2279 47th Avenue at Santiago


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2279 47th Avenue at Santiago
111 years old and still standing...

by Larry Rogers
May 2014

John Loane stands on the back porch of 2275 47th Avenue, near Santiago circa 1910 - Courtesy of Larry Rogers

Jacob Heyman, an early realtor and real estate developer in the Carville/Oceanside area sold the double lot at 2275 47th Avenue (now known as 2279 47th Avenue) to George W. Winterburn, an English born lawyer, in October 1901.

George Winterburn in turn sold the lot and house to John M. Loane in 1903 for the sum of $1360. The house was a 2½ story structure. According to family lore, he used the property as a retreat for himself and his lady friends. His wife, Louisa Edgar, had died in December of 1891. Family lore says that the original arched windows and other wood objects came from ships wrecked off the coast and washed up on shore.


John Loane in front of 2275 47th Avenue (near Santiago) - Courtesy of Larry Rogers

John Loane and his brother, Abraham Loane, my Great Grandfather, came to San Francisco in 1860 to try their fortune. The Loane family had migrated from Ireland to Philadelphia in 1850.

John Loane died in August of 1912 at age 79. As he was childless, the property was passed on to my Grandmother, Mabel Loane Donohue (John Loane's niece). She and my Grandfather, Peter Donohue, a veteran of the Spanish American war and Philippine Insurrection, and their daughter, Maebelle C. Donohue, born June 1907, moved into the house shortly after John's death. They had been living with my Great Grandfather, Abraham Loane, at 1530 Golden Gate Avenue, near Scott, after losing their apartment to the 1906 Earthquake and Fire. The house at 1530 Golden Gate still stands some 108 plus years old.

John Loane bought 2275 47th Avenue (near Santiago) in 1903 from George Winterburn - Courtesy of Larry Rogers

My Great grandfather, Abraham Loane, had purchased the house on Golden Gate Avenue some years after returning to San Francisco from Philadelphia where he had been recuperating from the effects of being a prisoner of war at Andersonville Prison. He was a member of the California Hundred, 2nd Massachusetts Cavalry, and had been imprisoned from July of 1864 till wars end in April of 1865. He married Mathilda Scott in Philadelphia and returned to San Francisco in 1866.

My Grandmother's brother, Albert Scott Loane, was a frequent boarder at the house, he was a muleskinner during the Philippine Insurrection and served as a Merchant Mariner til retirement. He died at the house in January of 1935.


Larry Rogers poses on the front porch of his home at 47th and Santiago. The family Essex out front. - Courtesy of Larry Rogers

My parents, Maebelle Donohue Rogers and William Gilbert Rogers were married in December of 1926. I was born in January of 1928. We moved around various parts of San Francisco finally moving into a little cottage on Funston Avenue (13th, just off Lincoln Way} where we lived until 1933 when, due to the economics of the time, we moved in with my Grandmother at 2275 47th Avenue. I was five years of age at the time. I grew up with the sand dunes to the east and the ocean to the west. By this time, thru changes that I don't know about, the house became a full three stories and over the years we moved up and down. My Grandmother would occupy the third floor and we would occupy the first floor, then for what ever reason we would switch. The last move found us on the first floor and my Grandmother on the third floor.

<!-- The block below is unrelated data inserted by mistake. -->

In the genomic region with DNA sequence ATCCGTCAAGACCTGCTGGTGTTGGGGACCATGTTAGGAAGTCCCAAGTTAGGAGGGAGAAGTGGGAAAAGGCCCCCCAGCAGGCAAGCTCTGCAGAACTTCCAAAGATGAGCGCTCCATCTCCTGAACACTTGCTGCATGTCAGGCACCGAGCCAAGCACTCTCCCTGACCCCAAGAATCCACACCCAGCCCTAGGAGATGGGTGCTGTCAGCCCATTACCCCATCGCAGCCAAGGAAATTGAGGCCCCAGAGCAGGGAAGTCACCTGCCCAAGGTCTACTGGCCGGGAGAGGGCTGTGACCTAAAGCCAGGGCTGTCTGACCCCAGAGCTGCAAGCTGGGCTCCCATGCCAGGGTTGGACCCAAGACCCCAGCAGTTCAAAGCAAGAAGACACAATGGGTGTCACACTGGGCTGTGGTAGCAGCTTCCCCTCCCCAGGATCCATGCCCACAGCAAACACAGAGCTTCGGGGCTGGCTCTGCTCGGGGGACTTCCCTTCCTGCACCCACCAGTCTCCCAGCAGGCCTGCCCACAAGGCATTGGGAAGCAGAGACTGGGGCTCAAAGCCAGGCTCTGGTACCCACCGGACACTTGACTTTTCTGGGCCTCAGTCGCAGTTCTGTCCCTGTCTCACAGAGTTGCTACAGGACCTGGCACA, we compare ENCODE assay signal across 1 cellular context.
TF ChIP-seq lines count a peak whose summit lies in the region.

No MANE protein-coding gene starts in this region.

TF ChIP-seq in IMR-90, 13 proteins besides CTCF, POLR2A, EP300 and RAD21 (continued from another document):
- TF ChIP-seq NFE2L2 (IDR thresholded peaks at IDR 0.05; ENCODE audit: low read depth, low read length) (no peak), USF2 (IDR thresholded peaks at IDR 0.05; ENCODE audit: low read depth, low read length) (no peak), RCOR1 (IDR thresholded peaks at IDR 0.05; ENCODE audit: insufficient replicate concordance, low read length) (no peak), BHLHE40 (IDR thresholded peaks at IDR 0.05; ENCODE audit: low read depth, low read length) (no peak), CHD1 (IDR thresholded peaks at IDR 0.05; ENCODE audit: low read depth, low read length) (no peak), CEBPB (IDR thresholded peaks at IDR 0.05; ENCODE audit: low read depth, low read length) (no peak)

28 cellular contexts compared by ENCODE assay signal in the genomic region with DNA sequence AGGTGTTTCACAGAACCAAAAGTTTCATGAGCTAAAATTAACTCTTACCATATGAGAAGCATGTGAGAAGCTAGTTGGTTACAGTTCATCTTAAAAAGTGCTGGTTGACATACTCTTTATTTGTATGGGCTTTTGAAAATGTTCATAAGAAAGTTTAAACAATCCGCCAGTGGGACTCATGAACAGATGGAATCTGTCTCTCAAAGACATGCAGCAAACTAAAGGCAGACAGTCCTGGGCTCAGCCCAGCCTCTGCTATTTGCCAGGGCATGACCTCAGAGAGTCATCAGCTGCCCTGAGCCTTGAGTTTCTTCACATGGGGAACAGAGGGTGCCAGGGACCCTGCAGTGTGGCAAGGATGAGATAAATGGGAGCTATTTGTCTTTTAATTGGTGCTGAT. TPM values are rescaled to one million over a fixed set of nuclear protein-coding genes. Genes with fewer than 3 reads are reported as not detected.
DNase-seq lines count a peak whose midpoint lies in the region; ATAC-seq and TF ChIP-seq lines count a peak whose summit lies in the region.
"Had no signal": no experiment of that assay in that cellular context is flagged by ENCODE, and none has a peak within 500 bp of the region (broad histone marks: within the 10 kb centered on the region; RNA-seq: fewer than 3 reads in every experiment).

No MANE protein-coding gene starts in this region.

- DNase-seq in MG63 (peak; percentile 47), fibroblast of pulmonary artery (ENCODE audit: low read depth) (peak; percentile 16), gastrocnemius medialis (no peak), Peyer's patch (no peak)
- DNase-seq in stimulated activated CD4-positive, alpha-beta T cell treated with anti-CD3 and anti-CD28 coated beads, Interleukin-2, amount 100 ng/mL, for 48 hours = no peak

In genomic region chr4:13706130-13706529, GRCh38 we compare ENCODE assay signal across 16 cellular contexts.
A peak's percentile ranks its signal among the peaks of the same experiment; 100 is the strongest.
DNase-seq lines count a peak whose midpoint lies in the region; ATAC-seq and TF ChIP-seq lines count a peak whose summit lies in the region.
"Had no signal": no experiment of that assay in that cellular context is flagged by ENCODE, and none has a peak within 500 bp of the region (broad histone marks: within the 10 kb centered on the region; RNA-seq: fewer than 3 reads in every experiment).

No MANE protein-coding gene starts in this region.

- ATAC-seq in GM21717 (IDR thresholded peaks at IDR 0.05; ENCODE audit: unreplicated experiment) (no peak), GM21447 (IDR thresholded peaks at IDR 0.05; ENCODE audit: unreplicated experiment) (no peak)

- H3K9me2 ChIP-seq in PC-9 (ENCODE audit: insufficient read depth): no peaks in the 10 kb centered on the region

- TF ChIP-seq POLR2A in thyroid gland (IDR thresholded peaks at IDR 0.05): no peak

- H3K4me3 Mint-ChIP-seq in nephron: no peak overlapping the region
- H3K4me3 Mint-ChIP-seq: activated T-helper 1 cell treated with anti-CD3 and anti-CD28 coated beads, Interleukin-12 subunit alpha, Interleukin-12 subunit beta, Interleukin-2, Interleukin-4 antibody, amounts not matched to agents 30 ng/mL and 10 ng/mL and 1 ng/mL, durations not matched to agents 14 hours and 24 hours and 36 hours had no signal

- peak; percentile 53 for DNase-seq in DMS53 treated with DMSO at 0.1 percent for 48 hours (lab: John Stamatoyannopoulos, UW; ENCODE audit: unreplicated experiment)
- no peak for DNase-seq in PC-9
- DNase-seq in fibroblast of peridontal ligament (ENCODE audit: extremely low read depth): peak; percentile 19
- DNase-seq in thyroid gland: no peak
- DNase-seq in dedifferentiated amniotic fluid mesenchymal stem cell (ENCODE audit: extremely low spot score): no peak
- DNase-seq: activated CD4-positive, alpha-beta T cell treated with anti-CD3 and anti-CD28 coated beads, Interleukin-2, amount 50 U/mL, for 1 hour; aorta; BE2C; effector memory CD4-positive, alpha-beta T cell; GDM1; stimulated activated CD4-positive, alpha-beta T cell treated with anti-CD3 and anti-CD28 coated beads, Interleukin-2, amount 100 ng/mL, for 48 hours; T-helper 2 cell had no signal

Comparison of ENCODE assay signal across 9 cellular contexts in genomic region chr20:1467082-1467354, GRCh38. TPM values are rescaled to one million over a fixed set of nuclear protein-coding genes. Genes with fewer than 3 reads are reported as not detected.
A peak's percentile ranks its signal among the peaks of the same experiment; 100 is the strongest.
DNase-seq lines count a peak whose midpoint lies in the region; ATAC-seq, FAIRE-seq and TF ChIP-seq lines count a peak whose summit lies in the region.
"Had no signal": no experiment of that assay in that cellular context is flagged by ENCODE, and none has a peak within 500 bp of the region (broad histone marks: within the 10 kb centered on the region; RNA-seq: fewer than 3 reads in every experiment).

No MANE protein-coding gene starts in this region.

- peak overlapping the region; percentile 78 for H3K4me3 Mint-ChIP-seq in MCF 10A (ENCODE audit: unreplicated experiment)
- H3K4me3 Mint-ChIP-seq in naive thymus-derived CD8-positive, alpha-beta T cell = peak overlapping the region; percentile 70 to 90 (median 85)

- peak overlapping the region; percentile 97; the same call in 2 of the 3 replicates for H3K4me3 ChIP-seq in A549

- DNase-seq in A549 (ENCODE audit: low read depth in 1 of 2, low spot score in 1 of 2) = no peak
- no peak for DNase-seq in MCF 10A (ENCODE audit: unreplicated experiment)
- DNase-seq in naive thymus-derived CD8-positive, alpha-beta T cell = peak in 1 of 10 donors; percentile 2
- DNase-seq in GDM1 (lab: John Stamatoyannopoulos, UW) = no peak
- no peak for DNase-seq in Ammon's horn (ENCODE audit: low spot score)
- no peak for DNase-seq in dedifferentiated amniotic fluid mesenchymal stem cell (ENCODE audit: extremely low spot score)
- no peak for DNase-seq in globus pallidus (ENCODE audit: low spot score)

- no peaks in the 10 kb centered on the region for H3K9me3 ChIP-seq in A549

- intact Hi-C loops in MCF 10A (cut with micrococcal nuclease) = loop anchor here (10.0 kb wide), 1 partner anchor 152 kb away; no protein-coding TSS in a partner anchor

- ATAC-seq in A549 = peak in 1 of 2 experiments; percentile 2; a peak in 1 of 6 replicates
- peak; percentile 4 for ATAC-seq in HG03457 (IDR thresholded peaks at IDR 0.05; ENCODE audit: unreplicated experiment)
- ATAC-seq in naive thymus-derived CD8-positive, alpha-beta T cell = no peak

Shorty Roberts lived on the street (48th) behind us, as did my piano teacher. The Robert's stables were just down the street on Rivera between 47th and 48th. I remember helping to feed the horses a mixture of molasses and oats, I think. Roberts at the Beach was right there on 48th and just down the street was Taits At The Beach. As a child it was called the haunted house. I remember sitting on the lawn across the way from Taits as it burnt to the ground. The Zoo was within walking distance and the roars of the lions could be heard. I remember during the early war years soldiers practicing beach landings and my Grandmother, who always had a big pot of coffee going on the wood stove, not understanding why she could not serve the soldiers coffee.


Tait's shown in a real photo post card - Courtesy of Lew Baer.

There was always the horse drawn junk wagon, the horse drawn fruit and vegetable man, the ice man, all got their fair share of that coffee. From the third floor I had a perfect view of the ocean and the ships. A tradition at the house on 47th was a tall flagpole. Originally it stood just in front of the house, but when I lived there it had been moved to just right of the front stairs. When I graduated from Parkside Grammar school in 1942 and moved on to Lincoln High school I was able to see from the third floor windows of the school the flag, which I had raised that morning. As an aside, my mother and her brother both attended Parkside when it was on Taraval Street.

All of this ended in 1948 when my folks moved across Taraval to 2446 46th Avenue. I say ended because for reasons unknown to us then or now, the City Fathers in their wisdom decided to notify my Grandmother that the house was condemned. That's why my Mom, Dad, Sister, and I moved over to 46th Avenue. My Grandmother was able to stay a little longer, she moved to the first floor. The upper two floors were then occupied by various tenants. When my Grandmother finally moved out we all sat back and waited for the wrecking crews to come. It never happened. The only wrecking came when the double car garage, that my folks had built on the adjacent lot which had been the site of an earlier shed and workshop, was torn down and a new house built.

Although the original house still stands, it looks quite small now and doesn't have the character it once had. May it continue to stand.

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